Cannabigerol, known as CBG, is a minor cannabinoid that became popular after companies worked around new FDA regulations placed on cannabis producers. Even as a common name, CBG had yet to undergo the same tests and clinical trials as CBD to ensure high doses are safe. That has since begun to change, especially with a new green light on safety given to CBG by Ethan Russo and colleagues pushing for more clinical trials.
The prequel to CBD
A CBG dominant cannabis cultivar was finally bred in 2019 and the cannabinoid has been gaining a more common foothold in the industry. Initially, breeding techniques were employed to avoid excessive THC quantities in hemp crops; high CBG content was simply an inescapable byproduct.
This is because CBG is the first cannabinoid to be produced, and as the cannabis plant grows, it turns into THC during the last two weeks of each growing cycle. CBG is essentially the parent or “mother” of all cannabinoids.
Breeders managed to snuff out the enzymes that cannabis needs to chemically alter CBG as well as CBD, but this was to avoid THC production. However, now that CBG dominant cultivars are available, research can continue to further our understanding of the cannabinoid and its benefits.
A recent survey study published in Cannabis and Cannabinoid Research analyzed the benefits and adverse reactions of cannabigerol (CBG) dominant cultivars. Ethan Russo, a medical doctor and the Founder and CEO of CReDO Science led the study. Cannabis Life Network went in to discuss dose and different CBG cultivars with Russo. (1)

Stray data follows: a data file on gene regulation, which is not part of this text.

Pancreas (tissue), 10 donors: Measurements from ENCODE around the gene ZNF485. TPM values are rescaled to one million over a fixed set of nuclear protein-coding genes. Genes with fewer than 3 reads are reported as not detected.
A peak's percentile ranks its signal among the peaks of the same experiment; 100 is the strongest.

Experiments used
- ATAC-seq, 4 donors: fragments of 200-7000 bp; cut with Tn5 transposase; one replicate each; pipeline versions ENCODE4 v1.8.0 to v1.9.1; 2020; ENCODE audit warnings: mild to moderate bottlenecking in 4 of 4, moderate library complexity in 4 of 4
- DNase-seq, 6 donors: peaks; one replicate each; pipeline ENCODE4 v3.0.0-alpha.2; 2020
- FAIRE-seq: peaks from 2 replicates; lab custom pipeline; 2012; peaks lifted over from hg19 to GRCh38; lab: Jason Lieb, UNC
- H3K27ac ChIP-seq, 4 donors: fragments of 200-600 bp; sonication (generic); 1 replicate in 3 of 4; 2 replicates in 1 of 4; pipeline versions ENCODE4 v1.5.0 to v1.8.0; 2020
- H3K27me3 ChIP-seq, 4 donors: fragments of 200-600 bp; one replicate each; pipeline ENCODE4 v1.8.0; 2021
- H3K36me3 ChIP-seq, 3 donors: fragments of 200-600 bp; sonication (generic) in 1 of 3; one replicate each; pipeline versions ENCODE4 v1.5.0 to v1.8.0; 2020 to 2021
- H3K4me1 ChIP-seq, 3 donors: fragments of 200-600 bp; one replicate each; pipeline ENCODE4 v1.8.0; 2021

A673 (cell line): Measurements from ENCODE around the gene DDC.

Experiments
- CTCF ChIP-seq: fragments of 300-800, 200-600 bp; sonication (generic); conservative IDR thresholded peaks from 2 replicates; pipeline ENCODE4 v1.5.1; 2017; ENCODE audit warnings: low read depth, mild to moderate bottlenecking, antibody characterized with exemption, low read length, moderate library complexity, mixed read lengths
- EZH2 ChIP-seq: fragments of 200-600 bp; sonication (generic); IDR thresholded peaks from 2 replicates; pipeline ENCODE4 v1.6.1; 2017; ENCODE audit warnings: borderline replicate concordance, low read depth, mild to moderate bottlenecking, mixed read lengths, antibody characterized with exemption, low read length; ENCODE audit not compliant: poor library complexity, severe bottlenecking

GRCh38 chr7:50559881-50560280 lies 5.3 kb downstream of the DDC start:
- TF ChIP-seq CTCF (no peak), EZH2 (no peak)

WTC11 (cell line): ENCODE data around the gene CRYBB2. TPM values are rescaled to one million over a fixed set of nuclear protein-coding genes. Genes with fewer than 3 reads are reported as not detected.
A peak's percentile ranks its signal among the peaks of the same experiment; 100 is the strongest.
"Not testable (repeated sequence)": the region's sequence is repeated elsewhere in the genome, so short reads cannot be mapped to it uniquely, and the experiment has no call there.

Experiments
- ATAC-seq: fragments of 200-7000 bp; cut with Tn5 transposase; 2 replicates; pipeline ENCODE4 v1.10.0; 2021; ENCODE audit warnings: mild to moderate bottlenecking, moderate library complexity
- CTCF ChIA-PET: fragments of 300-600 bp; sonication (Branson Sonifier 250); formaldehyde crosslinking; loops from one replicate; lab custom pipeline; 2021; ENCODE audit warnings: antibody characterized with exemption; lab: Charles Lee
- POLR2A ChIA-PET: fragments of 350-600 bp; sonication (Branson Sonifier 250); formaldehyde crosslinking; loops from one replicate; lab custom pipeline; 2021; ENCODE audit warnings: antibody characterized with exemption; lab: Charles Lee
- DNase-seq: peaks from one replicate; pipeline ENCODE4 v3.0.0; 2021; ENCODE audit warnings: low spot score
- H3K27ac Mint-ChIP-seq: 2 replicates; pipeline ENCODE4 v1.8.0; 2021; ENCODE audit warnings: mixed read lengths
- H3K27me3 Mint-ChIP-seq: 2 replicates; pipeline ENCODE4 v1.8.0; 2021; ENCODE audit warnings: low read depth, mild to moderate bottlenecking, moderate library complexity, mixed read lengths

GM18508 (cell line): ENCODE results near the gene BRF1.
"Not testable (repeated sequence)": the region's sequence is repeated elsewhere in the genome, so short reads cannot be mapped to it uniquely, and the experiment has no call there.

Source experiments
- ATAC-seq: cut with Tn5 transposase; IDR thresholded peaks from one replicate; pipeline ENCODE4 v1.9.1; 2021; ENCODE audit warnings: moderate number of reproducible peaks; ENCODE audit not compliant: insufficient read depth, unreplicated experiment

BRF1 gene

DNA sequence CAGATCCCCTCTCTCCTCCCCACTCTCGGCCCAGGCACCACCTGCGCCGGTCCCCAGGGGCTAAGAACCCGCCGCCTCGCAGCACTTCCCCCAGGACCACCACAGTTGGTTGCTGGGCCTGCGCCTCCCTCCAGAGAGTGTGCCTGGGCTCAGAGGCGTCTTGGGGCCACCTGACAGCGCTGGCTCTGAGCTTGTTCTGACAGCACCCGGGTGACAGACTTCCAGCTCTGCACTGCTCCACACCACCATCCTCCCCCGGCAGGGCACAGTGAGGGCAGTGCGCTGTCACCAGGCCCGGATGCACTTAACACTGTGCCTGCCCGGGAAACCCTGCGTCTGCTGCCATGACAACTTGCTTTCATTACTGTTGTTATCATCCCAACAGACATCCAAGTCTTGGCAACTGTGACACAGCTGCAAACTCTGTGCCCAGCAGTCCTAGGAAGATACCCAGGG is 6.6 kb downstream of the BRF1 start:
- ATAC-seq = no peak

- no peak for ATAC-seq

Some people used flower, while others used extracts. Some of the extracts were derived from CBG chemovars that lacked any significant other cannabinoids (THC or CBD).
Ethan Russo, MD.
The study analyzed for potential concerns regarding adverse effects and withdrawal symptoms while it highlighted the therapeutic potential of CBG in clinical trials.
One other employee of CReDO Science, two scientists from the University of California, and two researchers from Washington State University co-authored the study with Russo. This list includes the Director of the UCLA Cannabis Research Initiative, Ziva Cooper, who holds a Ph.D. in Biopsychology with expertise in neuropsychopharmacology. Further, Michelle Sexton, a naturopathic doctor, Amanda Stueber Ph.D., and Carrie Cuttler Ph.D., also contributed to this doorway into CBG’s therapeutic future.
The benefits of CBG from the survey results
Consumers, this author included, have long held a belief that CBG relieves anxiety based on experiences with different chemovars (strains). Pain, depression, and insomnia are other common reasons patients self-medicate with CBG cultivars. And now, the therapeutic use of CBG for these symptoms has gained support from the recent peer-reviewed study. That said, the results reiterate what a lot of basic science already told us, according to the lead author.
The survey results seemingly support a great deal of what basic science has told us to expect from CBG pharmacology: benefits on anxiety, pain, sleep, etc., with a very benign side effect profile, a preference for CBG over conventional drugs, and without evidence of withdrawal effects.
In fact, CBG predominant cannabis provided better therapy for anxiety, depression, chronic pain, and insomnia compared to conventional medicines, according to a majority of participants surveyed.